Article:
Fundamental analysis, however, will only get you so far. It does an excellent job of identifying companies that fit my specific requirements and are therefore worthy of accumulating, but it can’t tell me when to buy these little gems. That’s where technical analysis comes in for me. The “when” can only be found by reviewing and researching candidate stock charts. For me, this is how investing works.
For investors that prefer to only use fundamental analysis and ignore technical analysis, their guide for buying into a particular stock is usually based solely on a stock's calculated dividend yield. Since yield is determined by dividing the dividend by the stock price, they know that a constant or improving dividend divided by a falling stock price will create a rising dividend yield. When that yield hits a certain level, it’s time to buy the stock. This is an acceptable method of investing (although pretty basic method) but it does work for some investors. The drawback to this method is that it'll get you into a stock but won't say anything about how or when to get out of a stock. For me, that's simply not enough. I need momentum indicators like moving averages, Bollinger bands, a relative strength index, the MACD, and the ADX. Technical investors have even more indicators at their disposal and can get even more detailed information but these work fine for me.
By reviewing price charts using technical analysis I can determine if a particular stock is overbought, oversold, or acting in that steady and consistent desirable manner. If stocks act appropriately, life is simple. I just monitor my investments and enjoy my ever growing stream of dividends. If stocks are oversold, my decision is easy. The stock is obviously cheap. I simply buy more. But if one of my stocks is overbought, then I have a decision to make. And I have two alternatives. I can either sell the stock and wait for it to fall in price (oversold again), or I can sell covered call options.
"If you have a good selling idea, your secretary can write your ad for you."
- Taxes. If I’ve held a stock so long that claiming the capital gains on my income tax will severely limit my ability of buying the same number of shares after it’s moved into oversold territory, I may decide to sell covered calls instead. Generally the income that I can receive is a fraction of the amount that I can make by simply selling the stock and buying it back at a lower price, but taxes can’t be ignored when making investing decisions.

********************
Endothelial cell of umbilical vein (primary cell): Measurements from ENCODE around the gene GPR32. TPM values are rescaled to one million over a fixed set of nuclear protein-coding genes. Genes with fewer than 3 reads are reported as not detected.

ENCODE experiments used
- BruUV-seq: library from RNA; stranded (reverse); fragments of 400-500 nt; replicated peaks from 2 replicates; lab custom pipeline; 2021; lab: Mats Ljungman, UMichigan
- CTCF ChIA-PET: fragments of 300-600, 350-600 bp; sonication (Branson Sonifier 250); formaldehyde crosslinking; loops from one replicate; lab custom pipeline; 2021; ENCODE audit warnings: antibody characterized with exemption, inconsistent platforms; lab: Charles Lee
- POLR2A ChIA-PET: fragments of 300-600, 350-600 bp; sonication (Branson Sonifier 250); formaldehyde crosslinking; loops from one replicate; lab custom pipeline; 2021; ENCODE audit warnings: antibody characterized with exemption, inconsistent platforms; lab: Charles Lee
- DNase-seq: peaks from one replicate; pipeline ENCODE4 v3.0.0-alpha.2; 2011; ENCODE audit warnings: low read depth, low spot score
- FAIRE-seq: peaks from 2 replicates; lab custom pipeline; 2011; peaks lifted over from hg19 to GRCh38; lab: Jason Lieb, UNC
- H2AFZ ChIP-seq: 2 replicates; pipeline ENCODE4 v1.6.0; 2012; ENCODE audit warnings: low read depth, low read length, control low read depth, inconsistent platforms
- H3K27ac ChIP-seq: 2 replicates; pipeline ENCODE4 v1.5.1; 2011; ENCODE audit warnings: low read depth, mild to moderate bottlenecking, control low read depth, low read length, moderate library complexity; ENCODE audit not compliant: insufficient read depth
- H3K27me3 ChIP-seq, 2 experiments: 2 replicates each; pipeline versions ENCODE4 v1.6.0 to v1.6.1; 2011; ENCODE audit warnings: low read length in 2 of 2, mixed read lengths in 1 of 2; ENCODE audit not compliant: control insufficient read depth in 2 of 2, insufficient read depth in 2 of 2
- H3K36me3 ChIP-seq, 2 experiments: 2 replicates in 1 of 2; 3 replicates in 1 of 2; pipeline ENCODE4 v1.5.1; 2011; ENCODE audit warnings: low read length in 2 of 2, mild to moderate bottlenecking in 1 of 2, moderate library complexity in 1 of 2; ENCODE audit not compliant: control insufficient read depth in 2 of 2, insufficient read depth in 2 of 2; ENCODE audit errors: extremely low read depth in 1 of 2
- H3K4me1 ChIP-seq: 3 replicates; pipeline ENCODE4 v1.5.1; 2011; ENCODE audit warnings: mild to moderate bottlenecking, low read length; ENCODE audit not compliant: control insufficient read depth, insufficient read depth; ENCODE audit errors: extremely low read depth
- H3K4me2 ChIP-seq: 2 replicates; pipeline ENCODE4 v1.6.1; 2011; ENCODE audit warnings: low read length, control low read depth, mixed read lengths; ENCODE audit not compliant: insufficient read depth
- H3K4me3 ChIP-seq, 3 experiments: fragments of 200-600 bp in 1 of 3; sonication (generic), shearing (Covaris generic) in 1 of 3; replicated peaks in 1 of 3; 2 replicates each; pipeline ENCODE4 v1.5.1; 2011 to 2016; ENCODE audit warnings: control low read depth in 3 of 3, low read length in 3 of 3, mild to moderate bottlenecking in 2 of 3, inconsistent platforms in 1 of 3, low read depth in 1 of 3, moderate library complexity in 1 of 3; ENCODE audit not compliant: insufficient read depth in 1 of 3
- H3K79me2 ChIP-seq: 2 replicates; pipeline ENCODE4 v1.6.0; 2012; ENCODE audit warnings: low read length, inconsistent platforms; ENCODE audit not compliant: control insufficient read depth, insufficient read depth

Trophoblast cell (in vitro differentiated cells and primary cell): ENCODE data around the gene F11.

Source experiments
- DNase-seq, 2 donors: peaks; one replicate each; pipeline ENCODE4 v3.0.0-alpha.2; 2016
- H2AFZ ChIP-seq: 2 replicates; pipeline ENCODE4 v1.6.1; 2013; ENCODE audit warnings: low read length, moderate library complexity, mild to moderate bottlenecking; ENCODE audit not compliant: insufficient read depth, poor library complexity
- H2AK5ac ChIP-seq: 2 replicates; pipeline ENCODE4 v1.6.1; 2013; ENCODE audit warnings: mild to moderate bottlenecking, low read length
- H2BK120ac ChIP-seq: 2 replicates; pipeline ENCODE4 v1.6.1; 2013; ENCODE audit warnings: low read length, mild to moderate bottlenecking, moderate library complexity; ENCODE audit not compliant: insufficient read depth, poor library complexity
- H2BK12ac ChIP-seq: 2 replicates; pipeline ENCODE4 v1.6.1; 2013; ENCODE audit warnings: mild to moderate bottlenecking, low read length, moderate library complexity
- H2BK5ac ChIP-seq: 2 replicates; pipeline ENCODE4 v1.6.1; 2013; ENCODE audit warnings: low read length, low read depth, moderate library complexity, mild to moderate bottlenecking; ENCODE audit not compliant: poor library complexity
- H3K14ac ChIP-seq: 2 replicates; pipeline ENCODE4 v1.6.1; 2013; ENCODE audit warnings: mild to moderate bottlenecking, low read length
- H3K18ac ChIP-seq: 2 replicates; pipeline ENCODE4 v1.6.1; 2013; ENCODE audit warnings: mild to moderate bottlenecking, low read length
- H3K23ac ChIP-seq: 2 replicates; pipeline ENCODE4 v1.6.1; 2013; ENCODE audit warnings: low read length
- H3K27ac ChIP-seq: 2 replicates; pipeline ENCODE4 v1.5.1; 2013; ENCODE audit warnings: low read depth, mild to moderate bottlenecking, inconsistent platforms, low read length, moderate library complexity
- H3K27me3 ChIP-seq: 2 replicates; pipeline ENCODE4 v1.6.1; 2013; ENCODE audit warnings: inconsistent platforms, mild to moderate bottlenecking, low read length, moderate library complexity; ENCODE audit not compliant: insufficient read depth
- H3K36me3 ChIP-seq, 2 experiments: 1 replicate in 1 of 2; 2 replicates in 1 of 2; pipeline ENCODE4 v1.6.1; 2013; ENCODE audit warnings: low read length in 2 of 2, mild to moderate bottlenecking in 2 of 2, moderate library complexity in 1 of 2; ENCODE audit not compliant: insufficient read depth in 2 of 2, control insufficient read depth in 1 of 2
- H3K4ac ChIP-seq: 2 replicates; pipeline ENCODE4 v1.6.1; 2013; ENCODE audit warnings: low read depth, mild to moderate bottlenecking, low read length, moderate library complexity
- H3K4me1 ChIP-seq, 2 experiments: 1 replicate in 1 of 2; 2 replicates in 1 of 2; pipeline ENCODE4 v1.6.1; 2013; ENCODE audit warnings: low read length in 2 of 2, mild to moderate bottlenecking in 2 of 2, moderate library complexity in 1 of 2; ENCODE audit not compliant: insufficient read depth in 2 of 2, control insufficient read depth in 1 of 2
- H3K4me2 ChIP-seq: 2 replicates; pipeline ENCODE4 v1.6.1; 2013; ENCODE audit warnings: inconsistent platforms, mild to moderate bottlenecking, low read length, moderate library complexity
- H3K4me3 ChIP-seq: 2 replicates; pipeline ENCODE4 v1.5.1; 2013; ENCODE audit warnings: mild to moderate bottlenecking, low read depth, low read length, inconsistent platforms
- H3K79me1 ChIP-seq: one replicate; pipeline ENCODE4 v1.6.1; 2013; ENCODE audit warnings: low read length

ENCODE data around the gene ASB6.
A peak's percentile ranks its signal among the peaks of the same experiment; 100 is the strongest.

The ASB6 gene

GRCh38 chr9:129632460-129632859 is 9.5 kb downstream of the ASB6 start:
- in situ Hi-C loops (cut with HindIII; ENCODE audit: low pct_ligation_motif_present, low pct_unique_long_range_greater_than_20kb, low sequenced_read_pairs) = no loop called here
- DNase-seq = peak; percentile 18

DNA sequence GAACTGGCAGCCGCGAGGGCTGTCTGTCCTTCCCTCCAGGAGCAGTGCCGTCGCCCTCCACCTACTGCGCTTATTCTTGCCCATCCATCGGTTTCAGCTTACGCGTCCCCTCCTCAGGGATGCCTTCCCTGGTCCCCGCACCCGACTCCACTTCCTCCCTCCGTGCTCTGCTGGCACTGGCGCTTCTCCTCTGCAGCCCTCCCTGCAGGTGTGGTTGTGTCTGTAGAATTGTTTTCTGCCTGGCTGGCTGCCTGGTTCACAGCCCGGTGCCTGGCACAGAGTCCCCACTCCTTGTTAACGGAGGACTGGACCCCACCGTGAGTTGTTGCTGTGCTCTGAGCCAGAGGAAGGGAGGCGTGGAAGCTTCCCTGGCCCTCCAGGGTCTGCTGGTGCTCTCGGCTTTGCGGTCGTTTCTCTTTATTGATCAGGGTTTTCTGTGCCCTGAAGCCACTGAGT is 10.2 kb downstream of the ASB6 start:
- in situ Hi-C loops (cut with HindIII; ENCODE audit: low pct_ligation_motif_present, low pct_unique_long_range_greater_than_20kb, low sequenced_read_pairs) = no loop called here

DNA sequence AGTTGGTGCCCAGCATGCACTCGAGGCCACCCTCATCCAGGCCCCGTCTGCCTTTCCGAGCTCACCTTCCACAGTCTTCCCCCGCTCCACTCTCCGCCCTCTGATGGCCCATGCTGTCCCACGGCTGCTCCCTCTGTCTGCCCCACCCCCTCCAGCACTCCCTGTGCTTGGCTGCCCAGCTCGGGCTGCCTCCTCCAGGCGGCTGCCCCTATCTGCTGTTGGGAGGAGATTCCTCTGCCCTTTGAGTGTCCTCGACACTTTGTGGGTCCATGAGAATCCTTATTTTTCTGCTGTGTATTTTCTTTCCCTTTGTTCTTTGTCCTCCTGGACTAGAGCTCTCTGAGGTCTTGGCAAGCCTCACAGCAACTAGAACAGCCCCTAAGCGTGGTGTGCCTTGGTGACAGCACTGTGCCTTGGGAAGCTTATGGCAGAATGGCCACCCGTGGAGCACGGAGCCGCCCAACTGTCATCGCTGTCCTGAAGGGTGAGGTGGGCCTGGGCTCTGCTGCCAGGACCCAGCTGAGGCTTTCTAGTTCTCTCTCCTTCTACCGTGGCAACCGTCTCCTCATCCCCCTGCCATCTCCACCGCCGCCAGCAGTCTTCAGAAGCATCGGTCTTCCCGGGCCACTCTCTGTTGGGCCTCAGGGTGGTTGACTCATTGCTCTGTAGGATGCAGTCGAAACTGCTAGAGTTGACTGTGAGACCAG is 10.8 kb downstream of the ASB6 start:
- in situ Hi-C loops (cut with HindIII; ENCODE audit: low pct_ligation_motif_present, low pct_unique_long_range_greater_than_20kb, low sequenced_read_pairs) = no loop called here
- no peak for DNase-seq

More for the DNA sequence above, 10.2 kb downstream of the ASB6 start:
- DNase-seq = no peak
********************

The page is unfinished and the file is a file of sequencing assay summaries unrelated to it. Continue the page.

- The Momentum Investors. Sometimes when a stock has risen faster than warranted by its fundamentals alone it’s because momentum investors have decided to push the stock into new territory. There’s usually some “story” surrounding the stock that’s exciting the crowd to ignore the fundamentals and buy the story. When this happens, call premiums usually increase to the point where they can’t be ignored any longer. It’s time to sell the call and collect the premium. I usually sell short term “just-out-of-the-money” call options to capture the quickly decaying time premium.
- Pending News Item. Just before an impending news announcement call option premiums tend to increase relative to the importance of the announcement. Instead of believing the hype surrounding the story, I like to sell call options on the stock that I own. The amount of in- or out-of-the-money the call is that I sell depends on which way I expect the news to affect the stock price.
- Monthly Income. This is my favorite. I like selling covered call options on all of my stocks on a regular basis for the simple reason of receiving a stream of monthly income. This stream only enhances the yield that I receive from the underlying stock dividends.